PS – beautiful family photos courtesy of Stacie Lynn Photography

Posted on Leave a comment

Why is my child waking up at night?

Why is my child waking up at night?

How come my baby can sleep 2 hours uninterrupted some nights? And 5 hours the next?

I have seen her sleep better than she is!!! Why isn’t she doing this every night?

Pretty much the million dollar questions, I know! And ones I am still answering daily, even after I have started working with a family, and we are problem solving to find out what exactly makes their baby “tick”.

The truth of the matter is, babies do not sleep like adults.

As adults we sleep in 3 – 4 hour stretches at nighttime. Typically we connect two sleep cycles such as these and form our 6 – 8 hour night. Sometimes this is with little to no disruption. Other nights, we are wide awake middle of the night and wondering if we should get up and be productive! 

All of us wake up at night. Me. You. The nextdoor neighbour. The guy who walks the dog. Yes! We all wake up at night. We might nudge our spouse over. We might wake up to pee (one can only hope..).  Or we might get a glass of water.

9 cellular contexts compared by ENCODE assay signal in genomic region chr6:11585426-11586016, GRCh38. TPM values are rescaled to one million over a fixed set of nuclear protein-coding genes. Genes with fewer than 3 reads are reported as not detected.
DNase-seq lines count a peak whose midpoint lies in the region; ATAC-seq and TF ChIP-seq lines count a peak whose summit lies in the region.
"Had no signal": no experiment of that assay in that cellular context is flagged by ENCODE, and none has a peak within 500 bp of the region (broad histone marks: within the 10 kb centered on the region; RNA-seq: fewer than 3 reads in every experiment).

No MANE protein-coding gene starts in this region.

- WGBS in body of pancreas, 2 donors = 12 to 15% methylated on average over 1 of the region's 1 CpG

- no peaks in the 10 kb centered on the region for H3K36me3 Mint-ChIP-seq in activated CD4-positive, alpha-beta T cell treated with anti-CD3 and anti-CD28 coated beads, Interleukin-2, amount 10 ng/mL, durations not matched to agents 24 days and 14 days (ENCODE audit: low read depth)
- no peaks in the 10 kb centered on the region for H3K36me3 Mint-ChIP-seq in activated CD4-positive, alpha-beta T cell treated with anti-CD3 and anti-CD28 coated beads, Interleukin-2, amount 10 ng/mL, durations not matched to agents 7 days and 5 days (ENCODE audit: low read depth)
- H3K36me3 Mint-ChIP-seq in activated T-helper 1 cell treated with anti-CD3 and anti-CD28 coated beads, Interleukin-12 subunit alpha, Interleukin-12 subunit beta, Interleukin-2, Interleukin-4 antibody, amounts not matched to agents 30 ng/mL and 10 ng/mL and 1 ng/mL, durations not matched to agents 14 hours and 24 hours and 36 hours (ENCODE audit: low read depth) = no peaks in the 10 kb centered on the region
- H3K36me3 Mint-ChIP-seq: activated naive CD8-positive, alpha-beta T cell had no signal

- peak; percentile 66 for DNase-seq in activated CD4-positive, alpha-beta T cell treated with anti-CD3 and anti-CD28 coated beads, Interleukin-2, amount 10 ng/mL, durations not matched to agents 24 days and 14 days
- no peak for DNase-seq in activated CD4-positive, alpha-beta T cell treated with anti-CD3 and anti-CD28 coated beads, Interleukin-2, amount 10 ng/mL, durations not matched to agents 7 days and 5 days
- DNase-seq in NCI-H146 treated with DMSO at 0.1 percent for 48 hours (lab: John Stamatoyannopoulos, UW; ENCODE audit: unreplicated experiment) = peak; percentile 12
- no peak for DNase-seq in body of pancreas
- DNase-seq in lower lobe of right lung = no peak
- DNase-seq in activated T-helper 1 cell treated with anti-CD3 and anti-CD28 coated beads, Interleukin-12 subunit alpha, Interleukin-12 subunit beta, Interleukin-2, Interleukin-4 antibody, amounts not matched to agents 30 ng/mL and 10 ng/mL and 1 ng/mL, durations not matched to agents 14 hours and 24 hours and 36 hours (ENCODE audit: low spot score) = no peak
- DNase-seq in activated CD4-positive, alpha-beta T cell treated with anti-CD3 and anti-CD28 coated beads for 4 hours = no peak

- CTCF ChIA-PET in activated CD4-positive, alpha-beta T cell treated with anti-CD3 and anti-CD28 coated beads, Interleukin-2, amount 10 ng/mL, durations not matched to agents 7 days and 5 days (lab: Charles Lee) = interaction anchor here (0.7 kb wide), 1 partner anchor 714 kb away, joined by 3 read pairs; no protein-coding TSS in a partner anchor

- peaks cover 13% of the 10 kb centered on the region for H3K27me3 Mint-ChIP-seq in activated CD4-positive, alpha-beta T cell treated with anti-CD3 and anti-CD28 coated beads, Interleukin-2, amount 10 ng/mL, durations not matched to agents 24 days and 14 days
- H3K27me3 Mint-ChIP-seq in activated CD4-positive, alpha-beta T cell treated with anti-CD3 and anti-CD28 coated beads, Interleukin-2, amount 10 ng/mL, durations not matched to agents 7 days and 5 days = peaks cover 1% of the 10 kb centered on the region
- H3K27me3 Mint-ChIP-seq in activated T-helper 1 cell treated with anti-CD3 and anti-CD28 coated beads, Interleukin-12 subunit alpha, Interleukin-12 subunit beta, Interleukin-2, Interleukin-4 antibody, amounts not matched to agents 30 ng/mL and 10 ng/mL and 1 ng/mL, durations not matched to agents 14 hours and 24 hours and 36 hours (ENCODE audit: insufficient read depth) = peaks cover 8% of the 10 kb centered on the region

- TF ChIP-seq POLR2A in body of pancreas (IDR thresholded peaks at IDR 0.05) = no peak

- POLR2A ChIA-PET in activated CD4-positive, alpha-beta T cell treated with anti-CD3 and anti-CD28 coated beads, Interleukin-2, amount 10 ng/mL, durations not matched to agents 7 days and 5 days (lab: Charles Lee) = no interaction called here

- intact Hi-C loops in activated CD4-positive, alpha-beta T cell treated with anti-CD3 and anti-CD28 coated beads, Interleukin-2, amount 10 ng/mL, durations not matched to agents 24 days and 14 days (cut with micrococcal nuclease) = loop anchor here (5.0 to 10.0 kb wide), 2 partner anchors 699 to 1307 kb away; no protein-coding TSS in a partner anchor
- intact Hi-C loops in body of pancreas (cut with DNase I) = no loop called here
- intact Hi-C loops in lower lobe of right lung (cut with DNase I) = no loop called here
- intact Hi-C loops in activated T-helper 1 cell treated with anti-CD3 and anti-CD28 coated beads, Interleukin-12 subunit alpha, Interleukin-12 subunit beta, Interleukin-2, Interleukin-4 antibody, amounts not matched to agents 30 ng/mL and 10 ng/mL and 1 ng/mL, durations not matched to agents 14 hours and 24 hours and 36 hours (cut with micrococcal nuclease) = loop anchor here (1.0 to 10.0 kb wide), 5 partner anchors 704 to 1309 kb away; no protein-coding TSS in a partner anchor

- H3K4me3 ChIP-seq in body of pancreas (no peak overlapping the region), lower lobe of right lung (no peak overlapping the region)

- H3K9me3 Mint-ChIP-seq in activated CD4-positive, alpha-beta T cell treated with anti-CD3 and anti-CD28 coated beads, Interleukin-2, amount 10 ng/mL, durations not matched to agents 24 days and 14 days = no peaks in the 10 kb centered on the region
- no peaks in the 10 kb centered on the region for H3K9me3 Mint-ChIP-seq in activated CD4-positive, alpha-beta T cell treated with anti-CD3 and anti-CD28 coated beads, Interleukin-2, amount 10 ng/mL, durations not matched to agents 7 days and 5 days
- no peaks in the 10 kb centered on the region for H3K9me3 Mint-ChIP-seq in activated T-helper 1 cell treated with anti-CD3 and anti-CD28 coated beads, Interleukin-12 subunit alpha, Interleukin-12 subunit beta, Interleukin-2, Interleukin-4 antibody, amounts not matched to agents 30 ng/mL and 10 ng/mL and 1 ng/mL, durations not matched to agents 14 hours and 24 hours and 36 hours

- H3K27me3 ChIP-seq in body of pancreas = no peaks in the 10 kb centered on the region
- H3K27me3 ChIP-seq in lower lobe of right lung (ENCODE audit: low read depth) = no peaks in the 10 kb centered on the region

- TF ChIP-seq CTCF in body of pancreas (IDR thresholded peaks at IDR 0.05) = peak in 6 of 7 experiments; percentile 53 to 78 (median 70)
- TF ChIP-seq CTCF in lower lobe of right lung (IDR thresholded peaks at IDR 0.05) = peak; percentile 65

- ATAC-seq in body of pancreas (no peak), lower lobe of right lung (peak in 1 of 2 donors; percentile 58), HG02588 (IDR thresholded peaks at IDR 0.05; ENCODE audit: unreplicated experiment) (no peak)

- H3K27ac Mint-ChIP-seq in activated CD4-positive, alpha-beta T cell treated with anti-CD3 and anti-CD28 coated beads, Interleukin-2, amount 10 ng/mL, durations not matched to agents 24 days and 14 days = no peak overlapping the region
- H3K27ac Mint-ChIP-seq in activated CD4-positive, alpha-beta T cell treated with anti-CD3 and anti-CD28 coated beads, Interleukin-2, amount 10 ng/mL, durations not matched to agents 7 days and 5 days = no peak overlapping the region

Babies also wake up at night. However, their sleep cycles are much shorter than adults. These range from 30 – 45 minutes during the day, and are more like 90 minutes to 4 hours at night.

Since we know that the transition from “awake to asleep” is a vulnerable change of state for most humans, with infants being no exception – it is natural and normal that a baby might need some assistance to connect from one sleep cycle to the next.

Inconvenient for us. Yes.

Inconvenient for baby. Probably much less so.

Of course there are other factors at play beyond a baby’s sleep cycle being shorter on average than an adults, that can contribute to night wakings.

What time you are putting your child to bed, and what their daily rhythm looks like will play a part in this process.

I certainly do see children have more trouble sleeping when they are put to bed for the night overtired. I also see them struggle to sleep when their day has been super busy, or full of events that are out of the norm.